The search and rescue teams dispatched by Romania to Turkey in the aftermath of two major earthquakes in Turkey two days ago have increased to almost 120 people and are made up of emergency management specialists, healthcare workers and attendants of seven utility dogs that take part in missions in disaster areas, according to the head of Romania's Emergency Management Department (DSU) Raed Arafat.
Arafat said on Wednesday that the first team of the General Emergency Management Inspectorate (IGSU) that is already operating in Turkey had managed to save three people, having been working since Wednesday morning to remove a 16-year-old young man from under the rubble.
"Immediately after the earthquake occurred, in less than 12 hours, I can say, after we got accepted by the Turkish authorities, we had the first team flown by means of the Ministry of Defence, of the Air Force, a team consisting of 59 rescuers, which also included two doctors, two nurses. They also included canine teams, from the NGOs we collaborate with. They started up as soon as they could, after creating the base of operations, and so far they have rescued three people. The last one was rescued during the night and they have been working for hours to get a 16-year-old out who is still alive but trapped under the rubble and we are expecting them at any time to let us know, and we hope they manage to get him out. (...) It's a race against time," said Arafat.
He also briefed on a second rescue team dispatched to Turkey on Wednesday.
"The team got ready during the night; it is the second search and rescue team, which is in the process of certification but prepared as it has already participated in international exercises in this field as part of the Bucharest-Ilfov Emergency Management Inspectorate (ISU). (...) We are talking about a team of 57 people, which includes two DSU officers, rescuers from the Bucharest fire brigade, two doctors, two nurses from SMURD Bucharest and three dogs and their handlers from the NGO we collaborate with, the Club of Utility Dogs and Salvamont. So, that means that we will now have the first four dogs, plus the three sent today. Plus, we will have two teams of almost 120 people, who will work again against the clock to save lives there. The people have already left on the first two aircraft provided by the air force," Arafat said.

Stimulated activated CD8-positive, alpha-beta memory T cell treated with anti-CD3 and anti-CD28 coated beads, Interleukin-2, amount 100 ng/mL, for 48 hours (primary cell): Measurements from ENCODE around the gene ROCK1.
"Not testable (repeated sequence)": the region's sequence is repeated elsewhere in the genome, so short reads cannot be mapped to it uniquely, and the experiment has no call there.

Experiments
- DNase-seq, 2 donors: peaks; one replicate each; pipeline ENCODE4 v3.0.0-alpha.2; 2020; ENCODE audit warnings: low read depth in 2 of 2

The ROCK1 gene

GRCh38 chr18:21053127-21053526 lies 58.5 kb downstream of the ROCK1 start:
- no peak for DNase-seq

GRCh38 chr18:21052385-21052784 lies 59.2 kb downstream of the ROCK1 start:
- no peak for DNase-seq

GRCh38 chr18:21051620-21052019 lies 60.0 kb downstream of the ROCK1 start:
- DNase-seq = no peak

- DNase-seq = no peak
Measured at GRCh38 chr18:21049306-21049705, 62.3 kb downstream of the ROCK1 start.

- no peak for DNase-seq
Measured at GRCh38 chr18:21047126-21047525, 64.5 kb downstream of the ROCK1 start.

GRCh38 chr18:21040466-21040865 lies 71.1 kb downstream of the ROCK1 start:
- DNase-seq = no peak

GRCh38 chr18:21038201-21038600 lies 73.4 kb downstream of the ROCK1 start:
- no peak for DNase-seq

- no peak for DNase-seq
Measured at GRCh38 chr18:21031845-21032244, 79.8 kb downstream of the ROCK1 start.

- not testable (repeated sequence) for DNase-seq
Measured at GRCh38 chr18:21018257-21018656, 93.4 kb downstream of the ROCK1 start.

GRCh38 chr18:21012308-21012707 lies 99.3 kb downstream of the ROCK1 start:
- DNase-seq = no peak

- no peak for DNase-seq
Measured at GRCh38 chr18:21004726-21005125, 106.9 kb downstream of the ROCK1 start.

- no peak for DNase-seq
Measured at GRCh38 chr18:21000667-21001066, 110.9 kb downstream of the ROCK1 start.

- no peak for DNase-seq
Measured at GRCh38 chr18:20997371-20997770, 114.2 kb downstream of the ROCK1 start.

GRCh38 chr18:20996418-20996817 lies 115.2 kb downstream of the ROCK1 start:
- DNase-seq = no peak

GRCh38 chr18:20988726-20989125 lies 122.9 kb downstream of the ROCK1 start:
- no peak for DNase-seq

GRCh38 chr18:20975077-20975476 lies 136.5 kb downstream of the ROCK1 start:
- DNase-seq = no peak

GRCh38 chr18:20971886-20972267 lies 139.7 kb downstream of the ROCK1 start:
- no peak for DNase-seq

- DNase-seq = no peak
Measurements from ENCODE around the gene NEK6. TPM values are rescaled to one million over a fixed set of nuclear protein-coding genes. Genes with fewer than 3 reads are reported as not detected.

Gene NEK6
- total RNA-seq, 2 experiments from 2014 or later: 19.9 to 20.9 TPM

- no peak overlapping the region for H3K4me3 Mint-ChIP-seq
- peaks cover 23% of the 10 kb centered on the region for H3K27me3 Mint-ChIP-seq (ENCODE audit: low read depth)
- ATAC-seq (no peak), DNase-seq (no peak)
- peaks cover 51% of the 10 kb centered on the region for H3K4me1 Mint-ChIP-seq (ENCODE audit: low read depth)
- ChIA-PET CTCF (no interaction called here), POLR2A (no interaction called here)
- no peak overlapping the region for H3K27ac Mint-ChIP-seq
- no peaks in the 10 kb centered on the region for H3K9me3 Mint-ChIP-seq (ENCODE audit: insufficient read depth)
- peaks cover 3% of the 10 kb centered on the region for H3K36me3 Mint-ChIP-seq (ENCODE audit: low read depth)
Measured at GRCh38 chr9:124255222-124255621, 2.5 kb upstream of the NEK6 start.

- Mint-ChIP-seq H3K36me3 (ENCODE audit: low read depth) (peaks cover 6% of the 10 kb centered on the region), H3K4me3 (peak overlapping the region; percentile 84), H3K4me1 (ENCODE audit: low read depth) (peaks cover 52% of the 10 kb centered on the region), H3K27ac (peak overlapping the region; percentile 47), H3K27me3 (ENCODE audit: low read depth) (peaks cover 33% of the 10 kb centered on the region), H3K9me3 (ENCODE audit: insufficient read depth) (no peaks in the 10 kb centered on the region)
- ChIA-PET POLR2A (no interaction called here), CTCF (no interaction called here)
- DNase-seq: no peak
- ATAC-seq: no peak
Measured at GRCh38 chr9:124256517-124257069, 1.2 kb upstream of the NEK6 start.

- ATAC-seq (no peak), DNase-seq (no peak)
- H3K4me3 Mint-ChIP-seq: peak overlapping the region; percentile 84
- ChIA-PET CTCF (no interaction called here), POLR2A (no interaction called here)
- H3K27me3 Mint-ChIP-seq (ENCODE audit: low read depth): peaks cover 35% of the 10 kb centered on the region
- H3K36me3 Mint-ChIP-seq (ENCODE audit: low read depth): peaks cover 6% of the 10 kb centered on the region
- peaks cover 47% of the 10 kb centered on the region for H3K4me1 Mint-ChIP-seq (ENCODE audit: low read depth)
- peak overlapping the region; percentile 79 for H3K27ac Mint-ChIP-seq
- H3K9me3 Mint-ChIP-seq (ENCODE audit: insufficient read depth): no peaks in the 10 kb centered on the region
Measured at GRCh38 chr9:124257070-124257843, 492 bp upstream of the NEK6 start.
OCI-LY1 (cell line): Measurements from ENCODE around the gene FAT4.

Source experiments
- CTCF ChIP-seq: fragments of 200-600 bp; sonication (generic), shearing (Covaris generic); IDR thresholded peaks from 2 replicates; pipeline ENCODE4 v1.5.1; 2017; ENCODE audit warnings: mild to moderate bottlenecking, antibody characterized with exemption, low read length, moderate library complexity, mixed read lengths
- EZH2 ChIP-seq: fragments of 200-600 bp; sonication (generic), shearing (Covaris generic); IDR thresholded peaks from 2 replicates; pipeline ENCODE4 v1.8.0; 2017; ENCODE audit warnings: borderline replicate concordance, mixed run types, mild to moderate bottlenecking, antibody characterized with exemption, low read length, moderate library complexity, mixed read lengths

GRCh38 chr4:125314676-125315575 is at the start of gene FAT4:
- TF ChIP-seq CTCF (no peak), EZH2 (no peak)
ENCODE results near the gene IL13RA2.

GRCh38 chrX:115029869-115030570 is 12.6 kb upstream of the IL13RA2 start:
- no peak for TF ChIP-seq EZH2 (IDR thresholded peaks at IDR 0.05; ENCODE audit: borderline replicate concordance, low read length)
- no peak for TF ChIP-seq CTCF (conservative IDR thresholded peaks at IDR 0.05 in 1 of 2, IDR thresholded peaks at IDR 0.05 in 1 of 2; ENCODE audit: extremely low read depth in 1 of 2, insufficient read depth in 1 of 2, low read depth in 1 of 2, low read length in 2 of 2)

He explained that two NATO planes are also taking off from Bucharest to fly to Adana, Turkey, machines and equipment needed by the rescue teams.
"There, our staff will take over the equipment, which includes the machines, and they will start up a base of operations there. (...) We flew the first team without motor vehicles. It was much easier with the equipment on the pallet; the team was ready and Turkey provided cars for transportation. But for the second team, considering that there is a lot of pressure on the Turkish colleagues - as there are many teams arriving - we preferred to send cars to the area as well so that our teams can move around. This morning, another plane of the Romanian Air Force, a Hercules-130, left with two cars and other equipment to support the first team that left, to give them mobility too," said Arafat.
He added that as far as Romania is concerned, the RO-USAR urban search and rescue teams will remain in Turkey as long as necessary, but a staff rotation and the further provision of logistic support will be taken into account, told Agerpres.
According to available information, there are almost 5,000 rescuers and 200 dogs in Turkey as part of the teams provided by the European Civil Protection Mechanism, plus teams sent by other countries outside the European Union, such as Jordan and Israel.
"In terms of medical support, Turkey has accepted field hospitals 1, level 2 and I understand probably also one level 3, which will be located there to support in the medium run all the activity that is there. From our point of view, our teams will remain there as long as necessary in case we have to rotate staff or further provide logistical support," added Arafat.